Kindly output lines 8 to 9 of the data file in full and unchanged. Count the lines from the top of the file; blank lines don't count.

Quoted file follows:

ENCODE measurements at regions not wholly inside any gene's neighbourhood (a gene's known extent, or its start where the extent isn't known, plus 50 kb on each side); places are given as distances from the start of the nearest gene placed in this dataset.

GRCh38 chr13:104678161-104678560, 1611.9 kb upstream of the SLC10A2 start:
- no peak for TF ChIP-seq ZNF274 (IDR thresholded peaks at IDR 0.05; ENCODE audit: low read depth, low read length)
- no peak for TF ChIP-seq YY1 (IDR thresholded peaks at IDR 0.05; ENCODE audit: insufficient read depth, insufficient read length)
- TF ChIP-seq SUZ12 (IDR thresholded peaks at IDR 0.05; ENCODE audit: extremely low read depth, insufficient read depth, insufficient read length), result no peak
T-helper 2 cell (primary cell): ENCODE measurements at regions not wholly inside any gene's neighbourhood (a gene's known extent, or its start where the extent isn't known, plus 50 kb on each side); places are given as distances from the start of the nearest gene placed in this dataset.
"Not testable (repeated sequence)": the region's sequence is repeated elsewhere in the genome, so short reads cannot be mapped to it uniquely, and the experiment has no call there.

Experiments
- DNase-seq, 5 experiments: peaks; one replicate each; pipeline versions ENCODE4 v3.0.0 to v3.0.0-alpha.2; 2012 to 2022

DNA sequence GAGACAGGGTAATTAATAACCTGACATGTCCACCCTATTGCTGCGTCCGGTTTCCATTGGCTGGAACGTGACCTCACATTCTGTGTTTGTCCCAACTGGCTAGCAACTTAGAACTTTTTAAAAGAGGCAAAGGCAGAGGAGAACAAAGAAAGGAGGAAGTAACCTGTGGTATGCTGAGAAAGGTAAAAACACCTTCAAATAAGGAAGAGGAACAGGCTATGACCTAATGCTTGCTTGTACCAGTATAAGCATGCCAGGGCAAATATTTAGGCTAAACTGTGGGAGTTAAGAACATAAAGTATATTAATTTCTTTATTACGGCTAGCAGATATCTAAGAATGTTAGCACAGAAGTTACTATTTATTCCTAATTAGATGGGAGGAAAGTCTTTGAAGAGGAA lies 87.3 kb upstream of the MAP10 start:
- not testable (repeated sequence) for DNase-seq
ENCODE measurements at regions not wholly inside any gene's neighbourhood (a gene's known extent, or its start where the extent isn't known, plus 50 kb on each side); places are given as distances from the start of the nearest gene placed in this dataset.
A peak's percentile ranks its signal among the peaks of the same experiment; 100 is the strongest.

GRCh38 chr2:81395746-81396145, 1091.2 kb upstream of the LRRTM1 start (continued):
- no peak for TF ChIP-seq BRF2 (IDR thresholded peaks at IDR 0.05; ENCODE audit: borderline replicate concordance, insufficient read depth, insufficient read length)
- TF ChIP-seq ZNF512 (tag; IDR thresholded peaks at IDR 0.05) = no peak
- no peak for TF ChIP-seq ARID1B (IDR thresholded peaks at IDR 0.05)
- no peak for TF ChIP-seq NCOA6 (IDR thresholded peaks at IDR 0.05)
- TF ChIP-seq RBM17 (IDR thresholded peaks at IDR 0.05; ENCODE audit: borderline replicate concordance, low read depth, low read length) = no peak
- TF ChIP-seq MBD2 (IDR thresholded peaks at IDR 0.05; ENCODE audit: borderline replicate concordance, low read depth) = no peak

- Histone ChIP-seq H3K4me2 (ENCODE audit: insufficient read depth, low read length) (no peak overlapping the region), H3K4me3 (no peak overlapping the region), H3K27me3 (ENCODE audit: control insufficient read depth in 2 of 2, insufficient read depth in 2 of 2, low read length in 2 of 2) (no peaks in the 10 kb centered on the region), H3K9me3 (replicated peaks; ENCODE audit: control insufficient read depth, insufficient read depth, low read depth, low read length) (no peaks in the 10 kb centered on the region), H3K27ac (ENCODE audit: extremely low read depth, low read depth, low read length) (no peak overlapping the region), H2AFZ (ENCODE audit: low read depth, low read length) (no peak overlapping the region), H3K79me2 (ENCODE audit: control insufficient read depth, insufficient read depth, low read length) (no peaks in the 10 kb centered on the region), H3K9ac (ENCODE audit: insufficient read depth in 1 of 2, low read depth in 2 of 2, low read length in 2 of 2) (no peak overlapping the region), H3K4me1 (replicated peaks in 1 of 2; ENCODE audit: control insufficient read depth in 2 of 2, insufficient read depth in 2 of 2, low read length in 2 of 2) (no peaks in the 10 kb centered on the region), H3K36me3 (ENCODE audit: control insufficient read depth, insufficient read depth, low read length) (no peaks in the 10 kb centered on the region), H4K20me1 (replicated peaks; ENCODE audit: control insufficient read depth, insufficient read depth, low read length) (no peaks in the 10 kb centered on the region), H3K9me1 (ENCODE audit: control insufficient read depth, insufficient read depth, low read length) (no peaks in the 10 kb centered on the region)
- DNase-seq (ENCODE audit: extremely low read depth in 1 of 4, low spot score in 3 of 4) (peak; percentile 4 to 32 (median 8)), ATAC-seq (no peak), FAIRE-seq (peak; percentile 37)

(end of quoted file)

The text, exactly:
Experiments
- DNase-seq, 5 experiments: peaks; one replicate each; pipeline versions ENCODE4 v3.0.0 to v3.0.0-alpha.2; 2012 to 2022